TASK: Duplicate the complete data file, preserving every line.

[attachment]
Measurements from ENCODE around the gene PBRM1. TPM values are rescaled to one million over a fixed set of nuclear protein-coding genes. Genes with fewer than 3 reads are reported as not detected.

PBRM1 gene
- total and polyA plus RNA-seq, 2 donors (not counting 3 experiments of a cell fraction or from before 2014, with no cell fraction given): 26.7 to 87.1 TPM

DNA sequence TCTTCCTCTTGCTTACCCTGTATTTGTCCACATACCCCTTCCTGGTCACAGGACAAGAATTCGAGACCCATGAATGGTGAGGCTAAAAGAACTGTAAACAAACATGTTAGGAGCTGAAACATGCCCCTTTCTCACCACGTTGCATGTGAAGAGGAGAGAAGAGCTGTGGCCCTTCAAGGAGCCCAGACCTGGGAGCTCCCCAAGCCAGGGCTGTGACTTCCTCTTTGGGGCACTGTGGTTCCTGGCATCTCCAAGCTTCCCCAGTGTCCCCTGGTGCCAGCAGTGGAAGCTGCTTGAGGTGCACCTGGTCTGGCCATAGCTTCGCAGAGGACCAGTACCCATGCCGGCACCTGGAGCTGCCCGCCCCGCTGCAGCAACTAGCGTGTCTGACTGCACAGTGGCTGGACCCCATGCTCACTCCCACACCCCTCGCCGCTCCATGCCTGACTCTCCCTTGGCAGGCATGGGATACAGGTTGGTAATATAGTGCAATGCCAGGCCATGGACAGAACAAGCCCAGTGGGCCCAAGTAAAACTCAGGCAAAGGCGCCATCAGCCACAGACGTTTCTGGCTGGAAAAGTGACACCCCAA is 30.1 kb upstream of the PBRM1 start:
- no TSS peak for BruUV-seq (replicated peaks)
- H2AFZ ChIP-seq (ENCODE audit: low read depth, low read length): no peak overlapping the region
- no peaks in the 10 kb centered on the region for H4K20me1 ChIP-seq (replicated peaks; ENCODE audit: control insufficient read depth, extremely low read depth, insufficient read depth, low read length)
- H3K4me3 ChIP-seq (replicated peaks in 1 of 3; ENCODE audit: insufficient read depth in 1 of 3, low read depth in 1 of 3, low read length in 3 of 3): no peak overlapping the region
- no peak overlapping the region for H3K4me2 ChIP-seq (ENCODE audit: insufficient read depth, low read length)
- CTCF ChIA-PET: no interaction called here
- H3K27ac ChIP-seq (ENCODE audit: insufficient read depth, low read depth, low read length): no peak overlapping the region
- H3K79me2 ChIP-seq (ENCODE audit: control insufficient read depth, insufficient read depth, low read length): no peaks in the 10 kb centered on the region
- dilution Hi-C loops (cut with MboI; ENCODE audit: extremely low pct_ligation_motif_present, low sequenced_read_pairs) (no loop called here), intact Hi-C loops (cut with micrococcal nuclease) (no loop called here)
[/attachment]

Measurements from ENCODE around the gene PBRM1. TPM values are rescaled to one million over a fixed set of nuclear protein-coding genes. Genes with fewer than 3 reads are reported as not detected.

PBRM1 gene
- total and polyA plus RNA-seq, 2 donors (not counting 3 experiments of a cell fraction or from before 2014, with no cell fraction given): 26.7 to 87.1 TPM

DNA sequence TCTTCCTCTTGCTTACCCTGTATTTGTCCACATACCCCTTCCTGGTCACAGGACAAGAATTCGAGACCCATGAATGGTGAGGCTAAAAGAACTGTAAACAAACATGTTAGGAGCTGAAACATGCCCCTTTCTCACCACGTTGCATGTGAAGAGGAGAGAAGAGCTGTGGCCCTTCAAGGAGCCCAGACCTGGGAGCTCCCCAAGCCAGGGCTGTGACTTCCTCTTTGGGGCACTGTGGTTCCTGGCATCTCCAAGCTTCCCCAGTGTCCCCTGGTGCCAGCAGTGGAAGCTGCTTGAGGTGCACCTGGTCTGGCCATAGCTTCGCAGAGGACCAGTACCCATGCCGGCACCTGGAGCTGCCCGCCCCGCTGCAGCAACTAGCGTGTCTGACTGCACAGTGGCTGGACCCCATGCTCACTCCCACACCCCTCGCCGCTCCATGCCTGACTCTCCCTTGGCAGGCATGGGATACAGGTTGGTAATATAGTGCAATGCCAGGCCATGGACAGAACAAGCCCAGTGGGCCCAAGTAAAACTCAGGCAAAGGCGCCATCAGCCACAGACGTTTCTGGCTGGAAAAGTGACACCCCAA is 30.1 kb upstream of the PBRM1 start:
- no TSS peak for BruUV-seq (replicated peaks)
- H2AFZ ChIP-seq (ENCODE audit: low read depth, low read length): no peak overlapping the region
- no peaks in the 10 kb centered on the region for H4K20me1 ChIP-seq (replicated peaks; ENCODE audit: control insufficient read depth, extremely low read depth, insufficient read depth, low read length)
- H3K4me3 ChIP-seq (replicated peaks in 1 of 3; ENCODE audit: insufficient read depth in 1 of 3, low read depth in 1 of 3, low read length in 3 of 3): no peak overlapping the region
- no peak overlapping the region for H3K4me2 ChIP-seq (ENCODE audit: insufficient read depth, low read length)
- CTCF ChIA-PET: no interaction called here
- H3K27ac ChIP-seq (ENCODE audit: insufficient read depth, low read depth, low read length): no peak overlapping the region
- H3K79me2 ChIP-seq (ENCODE audit: control insufficient read depth, insufficient read depth, low read length): no peaks in the 10 kb centered on the region
- dilution Hi-C loops (cut with MboI; ENCODE audit: extremely low pct_ligation_motif_present, low sequenced_read_pairs) (no loop called here), intact Hi-C loops (cut with micrococcal nuclease) (no loop called here)